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Court opinions differ on diminished value.

When an insured vehicle is damaged and repaired, its market value may not return to the pre-damage level. Insurers are responsible for reimbursing the owner for the difference in Georgia, but not in the vast majority of states. In some states, diminished value is an issue.

Indiana is the scene of the latest battle, where plaintiff Christina M. Allgood won her court case April 8, 2004, before the Indiana Court of Appeals. Allgood had filed a class-action lawsuit against Meridian Security Insurance Co., claiming breach of contract and seeking damages for failure to pay the full cost of the diminution in value of her vehicle. She also sought injunctive relief in the form of a declaration that such restoration of value is owed under Meridian's policy. A trial court judge ruled against Allgood and granted Meridian a motion to dismiss. Late last year, the state Supreme Court agreed to review the appellate decision.

Diminished value is a "creature of common law" fought state by state, said Robert J. Hurns, counsel for the Property Casualty Insurers Association of America. Only Alabama refers to it in its statutes. In Georgia, which Hurns calls "the unfettered feeding trough for recovering diminished value," the insurance department has issued a regulation on how to calculate diminished value. Case law there goes back to 1927, he said.

Forty-three states allow insurers to exclude coverage of diminished value through language in their policy forms. Those that don't allow exclusions are Georgia, Hawaii, Kansas, Louisiana, Mawland, Massachusetts and North Carolina, said Hurns. Eighteen states do not have any case law on the subject. In a bulletin, the association said Indiana had no case law, so the appellate court looked at decisions in other jurisdictions.

The Allgood case hinged on whether the term "repair" in Meridian's contract language means physical restoration to the function and appearance before damage or whether it means to include restoration of the vehicle's market value. The dissenting judge wrote that the majority's decision would require diminished-value restoration in any case, thus removing the insurer's alternative courses of action stated in the limit of liability part of the policy. Meridian identifies those courses as repairing damage, replacing with equivalent kind and quality, or paying actual cash value, whichever is least.

Neither Hums nor Scott Harrison, a former deputy superintendent of insurance in New York, expects any ripple effect from Indiana across other states. "With all due respect to the Indiana appellate court, it doesn't have a reputation as being a bellwether court in the nation," said Harrison, principal of the Harrison Law Office in Washington, D.C. "If upheld by the Supreme Court, it would be a bad decision for the industry in Indiana." He added that it would likely energize the PCI and other industry groups to work with legislators in an effort to clarify what coverage is included.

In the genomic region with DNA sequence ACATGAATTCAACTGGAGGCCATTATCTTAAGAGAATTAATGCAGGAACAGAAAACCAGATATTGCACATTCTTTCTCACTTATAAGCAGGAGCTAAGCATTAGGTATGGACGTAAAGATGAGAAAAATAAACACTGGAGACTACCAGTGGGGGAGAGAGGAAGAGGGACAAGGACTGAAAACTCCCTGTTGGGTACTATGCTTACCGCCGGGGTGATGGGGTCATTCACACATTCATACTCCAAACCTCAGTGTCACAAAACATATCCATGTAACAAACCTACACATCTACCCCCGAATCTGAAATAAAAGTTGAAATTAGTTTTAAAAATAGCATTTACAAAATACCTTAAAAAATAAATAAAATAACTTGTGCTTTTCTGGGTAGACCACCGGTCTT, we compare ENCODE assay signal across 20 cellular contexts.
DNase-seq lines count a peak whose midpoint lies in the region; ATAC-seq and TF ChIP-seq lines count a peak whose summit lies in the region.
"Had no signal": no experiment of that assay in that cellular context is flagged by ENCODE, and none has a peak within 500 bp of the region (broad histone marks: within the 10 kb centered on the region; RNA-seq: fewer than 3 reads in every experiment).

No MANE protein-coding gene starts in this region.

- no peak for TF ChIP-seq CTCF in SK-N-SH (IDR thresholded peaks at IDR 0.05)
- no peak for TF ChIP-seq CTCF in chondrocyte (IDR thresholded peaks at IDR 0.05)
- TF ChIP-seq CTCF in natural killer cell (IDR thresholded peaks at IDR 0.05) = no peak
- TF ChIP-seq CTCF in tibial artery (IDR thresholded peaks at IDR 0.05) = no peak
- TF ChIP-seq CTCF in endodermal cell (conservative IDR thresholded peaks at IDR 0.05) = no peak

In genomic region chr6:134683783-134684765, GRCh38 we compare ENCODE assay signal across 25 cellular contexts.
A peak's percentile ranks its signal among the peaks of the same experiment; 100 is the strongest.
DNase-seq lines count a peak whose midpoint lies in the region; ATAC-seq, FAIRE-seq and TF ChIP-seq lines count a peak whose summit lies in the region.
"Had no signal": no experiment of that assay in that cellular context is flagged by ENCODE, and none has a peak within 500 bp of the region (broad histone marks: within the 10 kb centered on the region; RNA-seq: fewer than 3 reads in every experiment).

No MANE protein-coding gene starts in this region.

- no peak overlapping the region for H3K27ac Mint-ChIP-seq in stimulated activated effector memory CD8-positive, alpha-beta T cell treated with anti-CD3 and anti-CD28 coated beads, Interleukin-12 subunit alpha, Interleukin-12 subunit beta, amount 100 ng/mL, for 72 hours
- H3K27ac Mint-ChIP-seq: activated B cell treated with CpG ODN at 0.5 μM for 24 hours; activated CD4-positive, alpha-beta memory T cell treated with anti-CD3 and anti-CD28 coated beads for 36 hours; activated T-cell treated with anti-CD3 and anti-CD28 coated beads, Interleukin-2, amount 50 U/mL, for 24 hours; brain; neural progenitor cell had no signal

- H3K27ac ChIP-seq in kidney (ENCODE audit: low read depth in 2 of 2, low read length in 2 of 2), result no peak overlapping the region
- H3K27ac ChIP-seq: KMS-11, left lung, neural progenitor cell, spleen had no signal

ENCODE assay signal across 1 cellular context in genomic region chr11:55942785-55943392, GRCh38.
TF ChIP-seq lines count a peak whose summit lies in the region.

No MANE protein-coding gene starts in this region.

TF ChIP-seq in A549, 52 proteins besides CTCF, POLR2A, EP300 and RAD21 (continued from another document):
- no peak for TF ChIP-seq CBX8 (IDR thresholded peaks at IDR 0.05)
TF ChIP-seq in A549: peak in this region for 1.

Harrison said that regardless of how the Indiana Supreme Court rules, insurers would still have the option to seek approval from regulators to change policy language. "Where there is ambiguous language, the courts usually interpret it in favor of the party not responsible for writing the contract," he said. Insurers have become much more careful in the past 15 to 20 years about contract language due to litigation over environmental and product-disclosure coverages, he said. "They are now much more inclined to use exclusions to specify what risks the policy does not cover," he added.

Hurns said that 2004 court decisions in Texas, Illinois and Louisiana went against diminished-value plaintiffs. In Hassler vs. USAA, the Texas Court of Appeals ruled on Jan. 29 that coverage for first-party diminished-value claims does not exist under Texas standard auto policies. In Sims vs. Allstate, a St. Clair, Ill., jury on April 29 held that a class of 387,000 Allstate policyholders in 29 states are not entitled to first-party coverage. And in Defraites vs. State Farm, a Louisiana court ruled on Jan. 27 that diminished-value claims are not suitable for class-action certification because there are too many variables among individual cases.
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Title Annotation:Regulatory/Law; cases
Comment:Court opinions differ on diminished value.(Regulatory/Law)(cases )
Author:Panko, Ron
Publication:Best's Review
Geographic Code:1USA
Date:Jan 1, 2005
Words:673
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